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Disinformation campaigns, of any government, are designed to coverup the "global UFO situation" by disseminating false information,[1] and to "contain" a "threat to national security".

Alien situationEdit

The purpose of disinformation campaigns are to mask the number of Alien abduction cases, which are believed to be as a result of an Alien trade agreement[2][3] with member states of the United Nations.

UFO situationEdit

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On Wednesday, December 5, 1945, at 7:50 PM, five US Navy "Avenger" torpedo bombers were deployed from Naval Air Station Fort Lauderdale on a routine flight, operated by fourteen airmen. They were 200 miles out to sea, off of Miami, to the north-east when they communicated their last message. Grumman TBF Avengers are very buoyant type aircraft with efficient life rafts, so immediately combing the area should have produced evidence of downed craft. A Martin Bomber was deployed with a crew of thirteen airmen for the search and rescue. But they too vanished without a trace, leaving no signs of wreckage or oil. Neither the "Avengers" nor the Bomber were ever seen or heard from again.

One month later, the General Assembly of 51 nations represented, met for the first time at Methodist Central Hall, Westminster, London, to discuss the global UFO situation, that involved numerous mystery disappearances that member nations were experiencing. The United Nations Security Council adopted its rules of procedure on 17 January 1946. The General Assembly adopted its first resolution for peaceful uses of atomic energy and the elimination of atomic and other weapons of mass destruction.[4] This soon led to the establishment of the United States Atomic Energy Commission. The United Nations has been tackling the UFO problem ever since.

Ep-1 – Stanton Friedman on The Black Vault Radio w John Greenewald, Jr

Ep-1 – Stanton Friedman on The Black Vault Radio w John Greenewald, Jr.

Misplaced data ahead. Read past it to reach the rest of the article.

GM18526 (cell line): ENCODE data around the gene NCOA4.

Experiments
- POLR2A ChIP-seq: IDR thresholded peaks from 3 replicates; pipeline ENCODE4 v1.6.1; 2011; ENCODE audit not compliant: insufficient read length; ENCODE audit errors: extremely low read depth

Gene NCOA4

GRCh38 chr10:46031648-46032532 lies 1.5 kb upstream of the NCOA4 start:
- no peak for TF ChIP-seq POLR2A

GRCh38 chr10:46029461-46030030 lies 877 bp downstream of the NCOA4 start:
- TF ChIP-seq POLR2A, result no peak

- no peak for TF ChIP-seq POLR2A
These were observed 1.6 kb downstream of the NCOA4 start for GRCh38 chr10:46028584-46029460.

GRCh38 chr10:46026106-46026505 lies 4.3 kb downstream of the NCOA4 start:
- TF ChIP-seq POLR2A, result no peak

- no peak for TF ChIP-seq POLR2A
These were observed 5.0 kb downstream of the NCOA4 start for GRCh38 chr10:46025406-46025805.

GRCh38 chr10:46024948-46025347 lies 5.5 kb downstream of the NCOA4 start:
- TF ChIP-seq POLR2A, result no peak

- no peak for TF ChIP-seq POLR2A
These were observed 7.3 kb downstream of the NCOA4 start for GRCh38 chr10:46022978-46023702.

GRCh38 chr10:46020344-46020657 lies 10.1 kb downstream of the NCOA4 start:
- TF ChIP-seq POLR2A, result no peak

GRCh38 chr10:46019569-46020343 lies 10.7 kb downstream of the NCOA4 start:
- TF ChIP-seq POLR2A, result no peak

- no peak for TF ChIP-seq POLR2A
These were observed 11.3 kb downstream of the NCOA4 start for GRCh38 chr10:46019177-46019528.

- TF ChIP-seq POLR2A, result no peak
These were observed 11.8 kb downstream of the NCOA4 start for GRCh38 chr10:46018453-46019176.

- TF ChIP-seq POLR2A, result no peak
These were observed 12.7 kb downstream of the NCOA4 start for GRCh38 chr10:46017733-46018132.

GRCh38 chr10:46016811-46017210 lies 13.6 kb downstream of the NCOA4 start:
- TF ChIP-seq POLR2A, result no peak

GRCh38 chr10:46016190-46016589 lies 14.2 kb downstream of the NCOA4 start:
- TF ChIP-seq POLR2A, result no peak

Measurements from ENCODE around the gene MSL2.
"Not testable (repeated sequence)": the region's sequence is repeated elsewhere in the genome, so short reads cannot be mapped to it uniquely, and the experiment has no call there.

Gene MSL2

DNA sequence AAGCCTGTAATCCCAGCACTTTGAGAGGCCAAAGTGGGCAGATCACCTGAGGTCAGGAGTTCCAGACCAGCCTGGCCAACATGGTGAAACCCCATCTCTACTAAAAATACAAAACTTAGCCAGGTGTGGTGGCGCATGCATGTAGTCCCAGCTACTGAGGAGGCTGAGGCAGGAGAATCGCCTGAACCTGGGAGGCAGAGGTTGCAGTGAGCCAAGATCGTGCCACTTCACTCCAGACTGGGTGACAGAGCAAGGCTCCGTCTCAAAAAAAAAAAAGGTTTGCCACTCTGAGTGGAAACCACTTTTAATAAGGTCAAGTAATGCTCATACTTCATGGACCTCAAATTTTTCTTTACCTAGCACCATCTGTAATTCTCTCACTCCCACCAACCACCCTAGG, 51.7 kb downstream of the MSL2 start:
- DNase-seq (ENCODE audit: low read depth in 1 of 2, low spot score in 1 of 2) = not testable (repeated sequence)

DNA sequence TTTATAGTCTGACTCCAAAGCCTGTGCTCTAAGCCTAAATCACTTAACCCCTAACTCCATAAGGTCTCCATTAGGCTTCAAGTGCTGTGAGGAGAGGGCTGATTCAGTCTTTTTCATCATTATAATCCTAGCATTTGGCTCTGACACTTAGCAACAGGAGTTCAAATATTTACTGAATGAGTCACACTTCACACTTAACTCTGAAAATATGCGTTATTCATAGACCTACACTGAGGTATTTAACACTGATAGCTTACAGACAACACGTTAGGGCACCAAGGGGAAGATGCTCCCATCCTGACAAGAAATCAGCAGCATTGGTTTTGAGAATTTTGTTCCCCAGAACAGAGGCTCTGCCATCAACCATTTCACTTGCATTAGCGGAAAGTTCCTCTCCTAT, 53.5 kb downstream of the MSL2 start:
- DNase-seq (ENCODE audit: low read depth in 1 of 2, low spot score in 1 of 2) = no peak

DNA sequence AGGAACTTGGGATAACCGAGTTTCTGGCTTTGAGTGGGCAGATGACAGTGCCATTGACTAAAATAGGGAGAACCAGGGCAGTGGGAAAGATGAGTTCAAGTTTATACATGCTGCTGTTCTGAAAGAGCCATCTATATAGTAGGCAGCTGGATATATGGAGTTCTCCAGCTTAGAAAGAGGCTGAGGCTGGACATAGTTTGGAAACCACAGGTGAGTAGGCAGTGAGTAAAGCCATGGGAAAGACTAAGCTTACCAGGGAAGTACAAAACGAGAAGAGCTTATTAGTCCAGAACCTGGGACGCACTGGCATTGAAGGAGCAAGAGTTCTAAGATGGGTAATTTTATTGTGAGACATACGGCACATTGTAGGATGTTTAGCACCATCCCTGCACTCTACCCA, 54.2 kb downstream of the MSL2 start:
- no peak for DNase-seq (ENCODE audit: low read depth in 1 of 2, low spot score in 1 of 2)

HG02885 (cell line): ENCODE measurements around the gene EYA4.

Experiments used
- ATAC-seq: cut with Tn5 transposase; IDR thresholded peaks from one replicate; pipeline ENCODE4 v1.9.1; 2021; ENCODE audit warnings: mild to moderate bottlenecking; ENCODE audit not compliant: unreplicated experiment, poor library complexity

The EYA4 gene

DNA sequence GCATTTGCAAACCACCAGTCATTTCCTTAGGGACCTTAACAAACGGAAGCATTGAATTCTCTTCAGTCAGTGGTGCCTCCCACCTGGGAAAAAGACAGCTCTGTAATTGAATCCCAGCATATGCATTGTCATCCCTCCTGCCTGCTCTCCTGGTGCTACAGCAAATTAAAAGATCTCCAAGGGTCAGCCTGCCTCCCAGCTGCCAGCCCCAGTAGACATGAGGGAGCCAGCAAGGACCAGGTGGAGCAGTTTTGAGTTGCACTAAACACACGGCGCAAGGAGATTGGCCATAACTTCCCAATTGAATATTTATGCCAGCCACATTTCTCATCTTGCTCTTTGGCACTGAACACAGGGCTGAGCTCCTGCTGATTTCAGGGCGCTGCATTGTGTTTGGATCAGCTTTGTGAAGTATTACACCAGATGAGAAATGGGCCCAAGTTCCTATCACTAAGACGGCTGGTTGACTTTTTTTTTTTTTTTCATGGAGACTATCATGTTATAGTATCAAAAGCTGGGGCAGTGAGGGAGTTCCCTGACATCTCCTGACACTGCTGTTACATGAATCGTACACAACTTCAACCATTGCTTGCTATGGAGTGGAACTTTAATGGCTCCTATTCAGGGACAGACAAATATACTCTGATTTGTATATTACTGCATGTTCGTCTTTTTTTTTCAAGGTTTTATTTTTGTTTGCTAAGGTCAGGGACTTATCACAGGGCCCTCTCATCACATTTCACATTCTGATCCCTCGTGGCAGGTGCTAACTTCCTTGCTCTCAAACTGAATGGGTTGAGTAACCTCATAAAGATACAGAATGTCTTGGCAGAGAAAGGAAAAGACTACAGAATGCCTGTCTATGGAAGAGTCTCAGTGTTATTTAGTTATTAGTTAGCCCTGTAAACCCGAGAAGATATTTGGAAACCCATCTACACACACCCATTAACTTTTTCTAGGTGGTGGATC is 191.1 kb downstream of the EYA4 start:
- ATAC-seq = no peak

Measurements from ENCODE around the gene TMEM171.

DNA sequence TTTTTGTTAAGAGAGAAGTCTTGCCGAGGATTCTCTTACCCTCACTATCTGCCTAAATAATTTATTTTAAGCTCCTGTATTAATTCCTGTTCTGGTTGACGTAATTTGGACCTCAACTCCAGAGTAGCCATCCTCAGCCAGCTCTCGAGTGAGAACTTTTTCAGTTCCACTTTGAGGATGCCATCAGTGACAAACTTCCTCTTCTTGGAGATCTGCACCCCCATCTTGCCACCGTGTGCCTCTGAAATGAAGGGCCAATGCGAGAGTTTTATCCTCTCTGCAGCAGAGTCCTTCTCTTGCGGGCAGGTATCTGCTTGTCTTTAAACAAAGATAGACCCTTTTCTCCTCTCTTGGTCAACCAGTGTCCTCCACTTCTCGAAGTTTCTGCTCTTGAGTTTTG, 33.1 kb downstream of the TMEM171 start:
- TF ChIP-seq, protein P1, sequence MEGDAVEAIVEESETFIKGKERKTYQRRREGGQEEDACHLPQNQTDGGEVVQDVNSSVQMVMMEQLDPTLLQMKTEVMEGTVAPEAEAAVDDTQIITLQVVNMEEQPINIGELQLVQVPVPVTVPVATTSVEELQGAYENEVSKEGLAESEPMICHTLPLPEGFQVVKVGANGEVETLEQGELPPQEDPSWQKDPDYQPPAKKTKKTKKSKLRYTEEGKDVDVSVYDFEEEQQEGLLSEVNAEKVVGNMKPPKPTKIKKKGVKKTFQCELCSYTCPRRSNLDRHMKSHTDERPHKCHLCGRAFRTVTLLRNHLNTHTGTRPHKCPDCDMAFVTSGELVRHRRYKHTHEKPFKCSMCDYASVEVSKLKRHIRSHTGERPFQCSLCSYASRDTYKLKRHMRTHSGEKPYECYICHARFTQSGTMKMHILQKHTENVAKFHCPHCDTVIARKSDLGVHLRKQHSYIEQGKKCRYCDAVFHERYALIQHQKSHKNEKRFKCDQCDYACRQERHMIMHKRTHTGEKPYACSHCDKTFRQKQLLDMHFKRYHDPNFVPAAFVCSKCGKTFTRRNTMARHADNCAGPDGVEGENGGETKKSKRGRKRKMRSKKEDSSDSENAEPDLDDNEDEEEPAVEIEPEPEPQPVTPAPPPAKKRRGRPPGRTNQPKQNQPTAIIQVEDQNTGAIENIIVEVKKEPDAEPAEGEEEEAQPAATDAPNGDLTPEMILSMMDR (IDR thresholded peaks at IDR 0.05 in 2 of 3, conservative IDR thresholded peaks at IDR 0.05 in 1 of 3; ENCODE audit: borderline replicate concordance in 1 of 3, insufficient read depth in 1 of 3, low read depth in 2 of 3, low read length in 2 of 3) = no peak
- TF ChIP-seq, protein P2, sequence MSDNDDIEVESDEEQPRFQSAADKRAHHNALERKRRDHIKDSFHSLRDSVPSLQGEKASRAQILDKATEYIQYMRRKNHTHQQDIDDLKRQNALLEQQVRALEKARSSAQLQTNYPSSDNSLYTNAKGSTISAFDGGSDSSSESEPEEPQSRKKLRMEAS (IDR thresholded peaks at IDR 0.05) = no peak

In 1952, of The Big Five, the United States put forth Blue Book, and the United Kingdom used Red Book to track UFO reports. The US also established the Psychological Strategy Board to assist in debunking and disseminating hoax reports, in order to sway disinterest in UFO phenomena among the public.[5] The UK adopted the same strategies.

As UFO waves persisted, the United Nations “adopted a resolution in 1978 asking all nations to pay close attention to the UFO problem.”[6] In 1992, considered ‘the international year of space’, the United Nations had again brought up the UFO issue, with the address: “It has been reported that so far some 400,000 people over the world have claimed to have witnessed UFOs.”[6]

UN member nations have responded with increased disinformation campaigns, security, surveillance, and terror watch in the interests of “national security”.[6]

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See alsoEdit

ReferencesEdit

  1. Marvels and mysterys, aliens published 1995.
  2. The Krill Report (1988), by O.H. Krill
  3. Lt Gen interview 1989
  4. United Nations, Milestones 1941-1950
  5. The Draconian/Saurian War Conspiracy, The Cooper Documents, by Xfile
  6. 6.0 6.1 6.2 CIA.gov, China UFO Society meets; to continue scientific study, [unclassified, Aug 1997]

ResourcesEdit

Project Blue Book

Research notesEdit

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